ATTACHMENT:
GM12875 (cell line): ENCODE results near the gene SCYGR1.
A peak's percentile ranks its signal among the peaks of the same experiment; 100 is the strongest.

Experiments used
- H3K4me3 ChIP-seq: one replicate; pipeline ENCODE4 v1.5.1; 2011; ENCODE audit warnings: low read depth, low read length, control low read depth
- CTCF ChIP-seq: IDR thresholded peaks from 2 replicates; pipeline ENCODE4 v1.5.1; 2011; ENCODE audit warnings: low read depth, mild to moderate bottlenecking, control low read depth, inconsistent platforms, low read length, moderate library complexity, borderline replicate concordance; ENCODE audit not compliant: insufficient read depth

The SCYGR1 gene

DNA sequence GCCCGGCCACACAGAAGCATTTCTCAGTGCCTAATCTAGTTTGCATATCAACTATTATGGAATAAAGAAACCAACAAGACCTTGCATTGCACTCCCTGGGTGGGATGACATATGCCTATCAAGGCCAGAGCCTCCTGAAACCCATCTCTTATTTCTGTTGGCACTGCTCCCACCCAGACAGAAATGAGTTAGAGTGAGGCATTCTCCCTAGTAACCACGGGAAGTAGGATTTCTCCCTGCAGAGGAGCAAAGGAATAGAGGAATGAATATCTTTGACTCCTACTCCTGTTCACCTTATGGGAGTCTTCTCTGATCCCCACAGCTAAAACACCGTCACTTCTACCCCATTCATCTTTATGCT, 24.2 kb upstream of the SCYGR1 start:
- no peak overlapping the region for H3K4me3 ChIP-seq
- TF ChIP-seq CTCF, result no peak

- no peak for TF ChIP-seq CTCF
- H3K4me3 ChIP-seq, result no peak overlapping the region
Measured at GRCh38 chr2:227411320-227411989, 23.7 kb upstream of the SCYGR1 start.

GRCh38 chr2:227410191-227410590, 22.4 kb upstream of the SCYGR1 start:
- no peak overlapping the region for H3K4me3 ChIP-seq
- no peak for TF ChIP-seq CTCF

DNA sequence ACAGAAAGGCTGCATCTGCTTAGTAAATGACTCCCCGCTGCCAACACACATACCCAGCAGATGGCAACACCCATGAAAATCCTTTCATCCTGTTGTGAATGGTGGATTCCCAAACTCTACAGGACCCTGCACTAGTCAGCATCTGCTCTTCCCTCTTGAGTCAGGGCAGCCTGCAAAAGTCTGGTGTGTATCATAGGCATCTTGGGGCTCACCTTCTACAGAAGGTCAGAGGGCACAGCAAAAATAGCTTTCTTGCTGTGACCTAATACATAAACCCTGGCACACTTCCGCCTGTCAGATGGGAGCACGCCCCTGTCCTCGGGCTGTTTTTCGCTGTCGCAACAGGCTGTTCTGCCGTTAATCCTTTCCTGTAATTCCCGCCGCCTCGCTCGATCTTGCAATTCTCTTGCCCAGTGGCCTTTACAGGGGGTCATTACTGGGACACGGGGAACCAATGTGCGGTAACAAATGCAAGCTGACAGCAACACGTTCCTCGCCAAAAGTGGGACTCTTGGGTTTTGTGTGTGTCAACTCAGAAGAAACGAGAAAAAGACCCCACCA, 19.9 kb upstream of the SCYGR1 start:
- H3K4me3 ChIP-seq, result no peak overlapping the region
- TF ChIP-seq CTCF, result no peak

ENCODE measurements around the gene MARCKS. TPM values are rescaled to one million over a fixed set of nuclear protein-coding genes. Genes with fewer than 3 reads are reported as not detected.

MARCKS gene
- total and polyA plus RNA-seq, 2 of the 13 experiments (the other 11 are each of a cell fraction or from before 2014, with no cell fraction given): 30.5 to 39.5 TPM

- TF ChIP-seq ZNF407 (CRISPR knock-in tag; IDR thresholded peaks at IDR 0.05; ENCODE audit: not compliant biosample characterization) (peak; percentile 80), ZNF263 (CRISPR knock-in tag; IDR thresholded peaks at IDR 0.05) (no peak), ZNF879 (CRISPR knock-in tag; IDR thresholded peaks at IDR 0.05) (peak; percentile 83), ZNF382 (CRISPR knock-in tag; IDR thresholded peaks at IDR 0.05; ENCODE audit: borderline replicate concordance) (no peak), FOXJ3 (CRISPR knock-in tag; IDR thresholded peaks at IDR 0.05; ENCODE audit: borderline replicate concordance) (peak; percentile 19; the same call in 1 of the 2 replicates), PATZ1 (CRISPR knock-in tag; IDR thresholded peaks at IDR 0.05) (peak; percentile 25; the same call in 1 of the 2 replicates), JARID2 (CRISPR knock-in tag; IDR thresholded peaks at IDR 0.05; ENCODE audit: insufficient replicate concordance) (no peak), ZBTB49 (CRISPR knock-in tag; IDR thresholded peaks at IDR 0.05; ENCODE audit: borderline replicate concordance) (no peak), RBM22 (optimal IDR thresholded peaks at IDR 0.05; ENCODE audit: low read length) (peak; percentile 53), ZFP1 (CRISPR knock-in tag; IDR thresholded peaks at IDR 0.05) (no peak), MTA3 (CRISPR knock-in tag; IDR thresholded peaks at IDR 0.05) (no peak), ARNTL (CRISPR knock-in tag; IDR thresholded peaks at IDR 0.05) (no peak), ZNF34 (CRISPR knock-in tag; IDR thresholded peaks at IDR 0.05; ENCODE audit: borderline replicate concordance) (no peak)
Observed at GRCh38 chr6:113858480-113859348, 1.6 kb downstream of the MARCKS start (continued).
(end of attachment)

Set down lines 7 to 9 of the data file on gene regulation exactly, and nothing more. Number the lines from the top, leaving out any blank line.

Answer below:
DNA sequence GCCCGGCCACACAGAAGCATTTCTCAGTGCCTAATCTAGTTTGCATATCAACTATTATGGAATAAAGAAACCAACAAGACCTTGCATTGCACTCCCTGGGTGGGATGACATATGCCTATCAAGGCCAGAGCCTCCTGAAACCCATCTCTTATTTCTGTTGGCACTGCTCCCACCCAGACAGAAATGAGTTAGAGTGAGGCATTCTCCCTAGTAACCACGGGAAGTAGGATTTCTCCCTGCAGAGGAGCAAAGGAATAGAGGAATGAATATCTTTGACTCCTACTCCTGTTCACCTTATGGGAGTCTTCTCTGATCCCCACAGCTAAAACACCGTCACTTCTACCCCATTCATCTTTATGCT, 24.2 kb upstream of the SCYGR1 start:
- no peak overlapping the region for H3K4me3 ChIP-seq
- TF ChIP-seq CTCF, result no peak